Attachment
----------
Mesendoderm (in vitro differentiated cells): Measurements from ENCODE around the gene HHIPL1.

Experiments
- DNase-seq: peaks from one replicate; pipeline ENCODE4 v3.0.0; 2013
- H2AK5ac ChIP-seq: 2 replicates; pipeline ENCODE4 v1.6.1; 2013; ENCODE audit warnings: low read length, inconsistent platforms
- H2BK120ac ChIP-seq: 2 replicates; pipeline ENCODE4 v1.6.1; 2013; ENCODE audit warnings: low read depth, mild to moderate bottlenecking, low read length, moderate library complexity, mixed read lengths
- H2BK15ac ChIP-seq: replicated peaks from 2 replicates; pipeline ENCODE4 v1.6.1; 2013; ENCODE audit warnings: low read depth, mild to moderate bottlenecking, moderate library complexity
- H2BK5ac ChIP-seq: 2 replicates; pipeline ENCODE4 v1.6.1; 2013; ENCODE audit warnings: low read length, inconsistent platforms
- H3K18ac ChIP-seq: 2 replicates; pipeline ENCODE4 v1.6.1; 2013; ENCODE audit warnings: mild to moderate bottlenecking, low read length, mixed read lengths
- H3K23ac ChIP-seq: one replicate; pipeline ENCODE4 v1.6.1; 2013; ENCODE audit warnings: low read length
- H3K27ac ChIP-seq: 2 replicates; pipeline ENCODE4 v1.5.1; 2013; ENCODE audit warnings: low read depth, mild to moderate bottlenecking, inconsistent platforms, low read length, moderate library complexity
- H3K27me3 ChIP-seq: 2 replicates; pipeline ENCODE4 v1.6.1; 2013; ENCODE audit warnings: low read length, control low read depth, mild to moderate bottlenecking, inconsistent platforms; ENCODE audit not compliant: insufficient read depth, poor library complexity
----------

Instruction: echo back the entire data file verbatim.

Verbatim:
Mesendoderm (in vitro differentiated cells): Measurements from ENCODE around the gene HHIPL1.

Experiments
- DNase-seq: peaks from one replicate; pipeline ENCODE4 v3.0.0; 2013
- H2AK5ac ChIP-seq: 2 replicates; pipeline ENCODE4 v1.6.1; 2013; ENCODE audit warnings: low read length, inconsistent platforms
- H2BK120ac ChIP-seq: 2 replicates; pipeline ENCODE4 v1.6.1; 2013; ENCODE audit warnings: low read depth, mild to moderate bottlenecking, low read length, moderate library complexity, mixed read lengths
- H2BK15ac ChIP-seq: replicated peaks from 2 replicates; pipeline ENCODE4 v1.6.1; 2013; ENCODE audit warnings: low read depth, mild to moderate bottlenecking, moderate library complexity
- H2BK5ac ChIP-seq: 2 replicates; pipeline ENCODE4 v1.6.1; 2013; ENCODE audit warnings: low read length, inconsistent platforms
- H3K18ac ChIP-seq: 2 replicates; pipeline ENCODE4 v1.6.1; 2013; ENCODE audit warnings: mild to moderate bottlenecking, low read length, mixed read lengths
- H3K23ac ChIP-seq: one replicate; pipeline ENCODE4 v1.6.1; 2013; ENCODE audit warnings: low read length
- H3K27ac ChIP-seq: 2 replicates; pipeline ENCODE4 v1.5.1; 2013; ENCODE audit warnings: low read depth, mild to moderate bottlenecking, inconsistent platforms, low read length, moderate library complexity
- H3K27me3 ChIP-seq: 2 replicates; pipeline ENCODE4 v1.6.1; 2013; ENCODE audit warnings: low read length, control low read depth, mild to moderate bottlenecking, inconsistent platforms; ENCODE audit not compliant: insufficient read depth, poor library complexity